I think this is upstream of 2. When I say I somewhat agree with 2, I mean that you can probably get a theory of rationality that makes imprecise predictions, which allows you to say things about “directly relevant things”, which will probably let you say some interesting things about AI systems, just not very much. I’d expect that, to really affect ML systems, given how far away from regular ML research MIRI research is, you would need a theory that’s precise enough to build hierarchies with.
(I think I’d also expect that you need to directly use the results of the research to build an AI system, rather than using it to inform existing efforts to build AI.)
(You might wonder why I’m optimistic about conceptual ML safety work, which is also not precise enough to build hierarchies of abstraction. The basic reason is that ML safety is “directly relevant” to existing ML systems, and so you don’t need to build hierarchies of abstraction—just the first imprecise layer is plausibly enough. You can see this in the fact that there are already imprecise concepts that are directly talking about safety.)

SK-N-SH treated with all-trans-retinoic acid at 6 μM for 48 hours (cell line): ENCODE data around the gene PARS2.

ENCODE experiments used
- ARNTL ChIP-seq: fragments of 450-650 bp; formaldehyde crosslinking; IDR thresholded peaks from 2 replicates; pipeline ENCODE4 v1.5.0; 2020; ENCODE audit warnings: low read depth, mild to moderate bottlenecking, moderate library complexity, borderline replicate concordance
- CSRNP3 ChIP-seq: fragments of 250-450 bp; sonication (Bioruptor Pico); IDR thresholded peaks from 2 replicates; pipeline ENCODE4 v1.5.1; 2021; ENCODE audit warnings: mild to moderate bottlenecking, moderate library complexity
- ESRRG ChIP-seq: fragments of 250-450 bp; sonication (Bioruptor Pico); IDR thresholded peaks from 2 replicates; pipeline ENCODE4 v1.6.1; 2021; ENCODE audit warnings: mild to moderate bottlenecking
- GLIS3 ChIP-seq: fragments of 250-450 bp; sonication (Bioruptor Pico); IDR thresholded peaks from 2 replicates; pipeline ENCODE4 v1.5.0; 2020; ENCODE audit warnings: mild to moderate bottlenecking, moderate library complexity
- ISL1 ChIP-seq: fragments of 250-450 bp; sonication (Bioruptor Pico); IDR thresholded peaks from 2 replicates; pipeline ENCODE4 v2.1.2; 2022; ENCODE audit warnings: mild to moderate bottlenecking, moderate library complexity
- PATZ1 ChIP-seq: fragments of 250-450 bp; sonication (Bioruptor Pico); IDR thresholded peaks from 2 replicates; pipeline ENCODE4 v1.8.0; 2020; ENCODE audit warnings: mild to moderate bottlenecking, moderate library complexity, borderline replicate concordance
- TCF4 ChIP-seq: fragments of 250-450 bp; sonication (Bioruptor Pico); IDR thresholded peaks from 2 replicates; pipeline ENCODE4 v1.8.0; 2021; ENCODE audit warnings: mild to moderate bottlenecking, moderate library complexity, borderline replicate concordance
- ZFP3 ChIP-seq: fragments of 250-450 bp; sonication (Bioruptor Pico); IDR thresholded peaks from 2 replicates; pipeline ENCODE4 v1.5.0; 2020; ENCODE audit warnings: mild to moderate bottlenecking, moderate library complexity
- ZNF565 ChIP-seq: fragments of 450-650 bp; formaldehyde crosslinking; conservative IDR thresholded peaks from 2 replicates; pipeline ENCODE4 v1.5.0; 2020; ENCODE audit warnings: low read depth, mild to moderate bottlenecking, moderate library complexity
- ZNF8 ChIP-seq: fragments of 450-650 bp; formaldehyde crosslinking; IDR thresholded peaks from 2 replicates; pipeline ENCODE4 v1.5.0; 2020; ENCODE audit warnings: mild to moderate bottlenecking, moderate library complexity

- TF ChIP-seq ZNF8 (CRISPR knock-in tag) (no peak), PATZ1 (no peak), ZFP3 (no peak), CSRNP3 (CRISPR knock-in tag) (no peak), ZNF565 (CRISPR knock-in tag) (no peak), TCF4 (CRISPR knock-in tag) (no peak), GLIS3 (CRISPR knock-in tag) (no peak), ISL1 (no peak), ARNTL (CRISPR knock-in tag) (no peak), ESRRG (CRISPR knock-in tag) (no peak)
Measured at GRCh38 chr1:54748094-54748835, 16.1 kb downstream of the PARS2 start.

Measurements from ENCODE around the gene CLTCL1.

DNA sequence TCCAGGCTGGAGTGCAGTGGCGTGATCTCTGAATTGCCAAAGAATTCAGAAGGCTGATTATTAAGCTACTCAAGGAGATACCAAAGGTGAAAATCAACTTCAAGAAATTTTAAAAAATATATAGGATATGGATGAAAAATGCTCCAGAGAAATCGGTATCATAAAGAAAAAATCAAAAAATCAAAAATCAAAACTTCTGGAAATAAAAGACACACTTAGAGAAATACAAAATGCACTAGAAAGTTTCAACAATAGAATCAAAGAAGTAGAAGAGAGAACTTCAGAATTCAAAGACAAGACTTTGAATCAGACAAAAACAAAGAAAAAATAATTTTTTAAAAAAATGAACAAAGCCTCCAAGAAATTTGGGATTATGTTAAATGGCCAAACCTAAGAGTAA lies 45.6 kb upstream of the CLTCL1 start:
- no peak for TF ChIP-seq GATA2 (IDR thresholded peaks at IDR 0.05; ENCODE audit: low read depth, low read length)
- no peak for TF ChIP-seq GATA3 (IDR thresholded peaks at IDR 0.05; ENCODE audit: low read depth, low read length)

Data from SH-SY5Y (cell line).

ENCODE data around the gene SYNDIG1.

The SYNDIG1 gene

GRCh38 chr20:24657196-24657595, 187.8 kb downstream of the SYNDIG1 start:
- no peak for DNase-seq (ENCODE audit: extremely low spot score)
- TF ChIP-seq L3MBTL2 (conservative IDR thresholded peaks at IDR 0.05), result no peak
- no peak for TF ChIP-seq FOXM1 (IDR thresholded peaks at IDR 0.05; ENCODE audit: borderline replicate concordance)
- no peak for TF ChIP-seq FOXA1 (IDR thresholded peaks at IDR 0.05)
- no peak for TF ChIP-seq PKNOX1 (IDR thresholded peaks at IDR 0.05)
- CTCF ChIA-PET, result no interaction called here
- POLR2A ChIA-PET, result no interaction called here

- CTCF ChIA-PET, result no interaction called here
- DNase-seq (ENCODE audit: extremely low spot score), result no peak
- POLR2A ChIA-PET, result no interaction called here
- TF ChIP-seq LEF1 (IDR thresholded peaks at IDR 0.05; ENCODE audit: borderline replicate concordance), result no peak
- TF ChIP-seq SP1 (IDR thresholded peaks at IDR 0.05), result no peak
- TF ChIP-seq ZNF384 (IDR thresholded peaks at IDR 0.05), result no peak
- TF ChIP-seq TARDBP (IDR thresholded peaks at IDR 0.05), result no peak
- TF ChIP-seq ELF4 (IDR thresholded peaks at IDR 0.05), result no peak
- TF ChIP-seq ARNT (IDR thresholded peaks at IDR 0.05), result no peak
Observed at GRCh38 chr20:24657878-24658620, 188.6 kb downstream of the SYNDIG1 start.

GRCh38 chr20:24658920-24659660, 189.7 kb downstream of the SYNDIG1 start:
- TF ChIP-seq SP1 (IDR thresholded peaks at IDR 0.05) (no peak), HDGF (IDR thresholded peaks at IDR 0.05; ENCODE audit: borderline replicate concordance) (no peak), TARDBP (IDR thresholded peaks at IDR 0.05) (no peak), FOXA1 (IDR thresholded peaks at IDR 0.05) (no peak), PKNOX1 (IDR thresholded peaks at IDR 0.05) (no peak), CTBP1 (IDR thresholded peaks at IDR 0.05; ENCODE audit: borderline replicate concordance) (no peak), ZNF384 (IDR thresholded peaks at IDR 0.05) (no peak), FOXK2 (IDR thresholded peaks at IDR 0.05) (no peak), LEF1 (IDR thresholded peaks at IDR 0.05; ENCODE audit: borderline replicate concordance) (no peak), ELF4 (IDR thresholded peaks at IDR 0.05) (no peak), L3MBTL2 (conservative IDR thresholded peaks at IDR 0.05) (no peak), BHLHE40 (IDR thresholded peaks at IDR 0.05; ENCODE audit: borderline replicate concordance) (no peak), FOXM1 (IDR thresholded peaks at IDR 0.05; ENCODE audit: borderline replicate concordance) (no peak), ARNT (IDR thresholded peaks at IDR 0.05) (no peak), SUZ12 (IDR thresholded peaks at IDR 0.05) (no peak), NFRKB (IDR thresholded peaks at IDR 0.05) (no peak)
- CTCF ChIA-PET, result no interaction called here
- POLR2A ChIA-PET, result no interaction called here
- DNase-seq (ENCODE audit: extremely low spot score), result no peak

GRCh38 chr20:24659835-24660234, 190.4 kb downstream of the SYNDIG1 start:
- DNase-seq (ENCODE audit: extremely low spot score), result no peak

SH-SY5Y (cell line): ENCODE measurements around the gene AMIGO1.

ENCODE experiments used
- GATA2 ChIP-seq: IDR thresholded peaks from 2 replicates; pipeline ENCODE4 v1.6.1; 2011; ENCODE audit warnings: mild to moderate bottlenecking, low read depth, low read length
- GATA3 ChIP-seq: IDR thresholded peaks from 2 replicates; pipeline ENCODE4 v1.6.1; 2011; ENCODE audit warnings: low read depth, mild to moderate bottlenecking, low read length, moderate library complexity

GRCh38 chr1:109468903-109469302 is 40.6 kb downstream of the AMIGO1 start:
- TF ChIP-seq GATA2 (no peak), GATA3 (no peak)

The security mindset model of reaching high confidence is not that you have a model whose overall predictive accuracy is high enough, but rather that you have an argument for security which depends on few assumptions, each of which is individually very likely. E.G., in computer security you don’t usually need exact models of attackers, and a system which relies on those is less likely to be secure.
Your few assumptions need to talk about the system you actually build. On the model I’m outlining, it’s hard to state the assumptions for the system you actually build, and near-impossible to be very confident in those assumptions, because they are (at least) one level of hierarchy higher than the (assumed imprecise) theory of rationality.
I generally like the re-framing here, and agree with the proposed crux.
I may try to reply more at the object level later.
Abram, did you reply to that crux somewhere?